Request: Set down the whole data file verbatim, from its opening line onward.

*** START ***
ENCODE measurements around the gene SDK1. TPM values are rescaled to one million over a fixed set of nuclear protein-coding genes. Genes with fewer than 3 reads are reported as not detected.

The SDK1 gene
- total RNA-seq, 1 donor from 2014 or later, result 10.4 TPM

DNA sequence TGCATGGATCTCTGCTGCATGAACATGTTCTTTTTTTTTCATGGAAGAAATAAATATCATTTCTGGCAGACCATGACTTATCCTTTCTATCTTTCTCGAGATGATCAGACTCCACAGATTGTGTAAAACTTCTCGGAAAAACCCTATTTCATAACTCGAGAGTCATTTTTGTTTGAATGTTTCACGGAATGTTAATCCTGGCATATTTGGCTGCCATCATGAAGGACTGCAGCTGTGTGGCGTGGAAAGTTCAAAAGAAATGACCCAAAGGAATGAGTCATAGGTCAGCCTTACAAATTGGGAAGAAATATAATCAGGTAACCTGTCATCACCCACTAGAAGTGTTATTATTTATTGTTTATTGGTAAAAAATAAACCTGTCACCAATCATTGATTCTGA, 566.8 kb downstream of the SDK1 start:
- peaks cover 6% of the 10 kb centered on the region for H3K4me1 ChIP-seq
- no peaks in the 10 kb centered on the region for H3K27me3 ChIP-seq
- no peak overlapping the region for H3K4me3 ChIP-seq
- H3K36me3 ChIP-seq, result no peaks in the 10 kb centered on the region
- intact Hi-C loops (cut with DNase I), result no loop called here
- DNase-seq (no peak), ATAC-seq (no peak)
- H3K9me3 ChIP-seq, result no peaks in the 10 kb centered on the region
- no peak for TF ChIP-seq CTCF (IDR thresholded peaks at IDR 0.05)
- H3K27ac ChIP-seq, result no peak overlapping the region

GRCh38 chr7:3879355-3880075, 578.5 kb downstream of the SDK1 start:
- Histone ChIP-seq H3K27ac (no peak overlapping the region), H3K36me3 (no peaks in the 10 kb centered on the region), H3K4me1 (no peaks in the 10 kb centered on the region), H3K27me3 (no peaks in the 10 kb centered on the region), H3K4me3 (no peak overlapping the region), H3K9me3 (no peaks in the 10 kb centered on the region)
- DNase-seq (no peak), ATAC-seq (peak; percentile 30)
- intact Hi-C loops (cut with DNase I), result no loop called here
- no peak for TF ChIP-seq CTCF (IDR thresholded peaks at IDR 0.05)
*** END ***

ENCODE measurements around the gene SDK1. TPM values are rescaled to one million over a fixed set of nuclear protein-coding genes. Genes with fewer than 3 reads are reported as not detected.

The SDK1 gene
- total RNA-seq, 1 donor from 2014 or later, result 10.4 TPM

DNA sequence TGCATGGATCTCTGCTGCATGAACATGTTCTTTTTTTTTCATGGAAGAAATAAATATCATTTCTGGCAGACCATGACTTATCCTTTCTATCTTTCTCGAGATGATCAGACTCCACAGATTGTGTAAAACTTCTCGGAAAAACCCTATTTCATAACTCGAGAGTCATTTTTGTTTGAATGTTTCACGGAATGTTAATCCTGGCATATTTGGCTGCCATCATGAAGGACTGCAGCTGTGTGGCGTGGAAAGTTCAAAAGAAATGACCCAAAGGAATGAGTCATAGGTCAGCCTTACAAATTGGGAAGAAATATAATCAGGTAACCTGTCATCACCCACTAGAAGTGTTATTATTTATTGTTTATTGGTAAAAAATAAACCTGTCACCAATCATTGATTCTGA, 566.8 kb downstream of the SDK1 start:
- peaks cover 6% of the 10 kb centered on the region for H3K4me1 ChIP-seq
- no peaks in the 10 kb centered on the region for H3K27me3 ChIP-seq
- no peak overlapping the region for H3K4me3 ChIP-seq
- H3K36me3 ChIP-seq, result no peaks in the 10 kb centered on the region
- intact Hi-C loops (cut with DNase I), result no loop called here
- DNase-seq (no peak), ATAC-seq (no peak)
- H3K9me3 ChIP-seq, result no peaks in the 10 kb centered on the region
- no peak for TF ChIP-seq CTCF (IDR thresholded peaks at IDR 0.05)
- H3K27ac ChIP-seq, result no peak overlapping the region

GRCh38 chr7:3879355-3880075, 578.5 kb downstream of the SDK1 start:
- Histone ChIP-seq H3K27ac (no peak overlapping the region), H3K36me3 (no peaks in the 10 kb centered on the region), H3K4me1 (no peaks in the 10 kb centered on the region), H3K27me3 (no peaks in the 10 kb centered on the region), H3K4me3 (no peak overlapping the region), H3K9me3 (no peaks in the 10 kb centered on the region)
- DNase-seq (no peak), ATAC-seq (peak; percentile 30)
- intact Hi-C loops (cut with DNase I), result no loop called here
- no peak for TF ChIP-seq CTCF (IDR thresholded peaks at IDR 0.05)